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FISH. 51

Fat in which fish has been fried is just as good to use again for the same purpose, but it should be kept by itself and not put to any other use,


MOST of the smaller fish (generally termed pan-fish) are usually fried. Clean well, cut off the head, and, if quite large, cut out the back- bone, and slice the body crosswise into five or six pieces ; season with salt and pepper. Dip in Indian meal or wheat flour, or in beaten egg, and roll in bread or fine cracker crumbs trout and perch should not be dipped in meal; put into a thick bottomed iron frying pan, the flesh side down, with hot lard or drippings ; fry slowly, turning when lightly browned. The following method may be deemed preferable : Dredge the pieces with flour ; brush them, over with beaten egg ; roll in bread crumbs, and fry in hot lard or drippings sufficient to cover, the same as frying crullers. If the fat is very hot, the fish will fry without absorbing it, and it will be palatably cooked. When browned on one side, turn it over in the fat and brown the other, draining when done. This is a particularly good way to fry slices of large fish. Serve with tomato sauce ; garnish with slices of lemon.


PLACE them in a thick bottomed frying pan with heads all one way. Fill the spaces with smaller fish. When they are fried quite brown and ready to turn, put a dinner plate over them, drain off the fat ; then invert the pan, and they will be left unbroken on the plate. Put the lard back into the pan, and when hot slip back the fish. When the other side is brown, drain, turn on a plate as before, and slip them on a warm platter, to be sent to the table. Leaving the heads on and the fish a crispy-brown, in perfect shape, improves the appearance if not the flavor. Garnish with slices of lemon.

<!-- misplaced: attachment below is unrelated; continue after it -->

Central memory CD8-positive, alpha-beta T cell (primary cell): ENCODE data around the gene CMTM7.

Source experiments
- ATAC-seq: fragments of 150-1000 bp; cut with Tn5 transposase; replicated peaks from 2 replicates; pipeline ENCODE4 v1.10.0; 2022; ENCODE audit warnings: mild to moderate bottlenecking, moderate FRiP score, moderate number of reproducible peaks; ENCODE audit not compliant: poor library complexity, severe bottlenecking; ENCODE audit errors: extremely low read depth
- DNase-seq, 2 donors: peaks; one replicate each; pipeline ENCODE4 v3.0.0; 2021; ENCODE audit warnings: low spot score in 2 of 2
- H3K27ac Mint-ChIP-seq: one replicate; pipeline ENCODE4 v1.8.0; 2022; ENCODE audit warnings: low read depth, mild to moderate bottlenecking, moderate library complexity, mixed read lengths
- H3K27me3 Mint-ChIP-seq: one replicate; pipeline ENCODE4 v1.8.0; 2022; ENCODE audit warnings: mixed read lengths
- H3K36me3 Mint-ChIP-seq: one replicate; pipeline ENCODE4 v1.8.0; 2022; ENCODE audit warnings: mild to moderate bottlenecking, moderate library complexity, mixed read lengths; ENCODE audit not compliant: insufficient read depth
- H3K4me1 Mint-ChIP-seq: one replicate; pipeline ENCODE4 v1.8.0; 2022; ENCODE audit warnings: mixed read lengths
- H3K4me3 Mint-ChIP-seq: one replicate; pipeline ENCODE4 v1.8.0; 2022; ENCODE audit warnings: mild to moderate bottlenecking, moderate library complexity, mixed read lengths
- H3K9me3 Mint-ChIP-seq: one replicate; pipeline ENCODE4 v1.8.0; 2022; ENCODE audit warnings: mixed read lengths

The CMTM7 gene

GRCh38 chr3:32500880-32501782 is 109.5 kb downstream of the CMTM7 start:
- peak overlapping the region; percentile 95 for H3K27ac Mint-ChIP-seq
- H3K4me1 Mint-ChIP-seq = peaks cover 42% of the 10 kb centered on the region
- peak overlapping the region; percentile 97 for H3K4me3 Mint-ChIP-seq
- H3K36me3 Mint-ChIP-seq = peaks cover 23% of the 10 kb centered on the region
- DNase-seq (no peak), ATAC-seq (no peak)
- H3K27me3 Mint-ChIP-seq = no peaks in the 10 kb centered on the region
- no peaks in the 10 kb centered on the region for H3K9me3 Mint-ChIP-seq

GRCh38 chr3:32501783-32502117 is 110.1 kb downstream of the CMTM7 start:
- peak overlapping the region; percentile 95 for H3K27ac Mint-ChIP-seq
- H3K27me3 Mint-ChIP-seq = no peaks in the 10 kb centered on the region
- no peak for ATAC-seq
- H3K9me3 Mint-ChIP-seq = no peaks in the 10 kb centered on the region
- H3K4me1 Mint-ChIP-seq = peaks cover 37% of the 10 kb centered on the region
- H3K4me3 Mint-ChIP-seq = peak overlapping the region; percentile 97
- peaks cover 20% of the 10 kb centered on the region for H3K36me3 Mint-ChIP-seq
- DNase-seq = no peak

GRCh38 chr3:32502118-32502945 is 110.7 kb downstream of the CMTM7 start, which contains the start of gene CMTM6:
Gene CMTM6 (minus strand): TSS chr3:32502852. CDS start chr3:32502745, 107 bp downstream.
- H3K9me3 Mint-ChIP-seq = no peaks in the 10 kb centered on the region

Hotel Lafayette, Philadelphia,


CAREFULLY clean and wipe the fish, and lay in a dripping pan with enough hot water to prevent scorching. A perforated sheet of tin, fitting loosely, or several muffin rings may be used to keep it off: the bottom. Lay it in a circle on its belly, head and tail touching, and tied, or as directed in note on fish ; bake slowly, basting often with butter and water. When done, have ready a cup of sweet cream or rich

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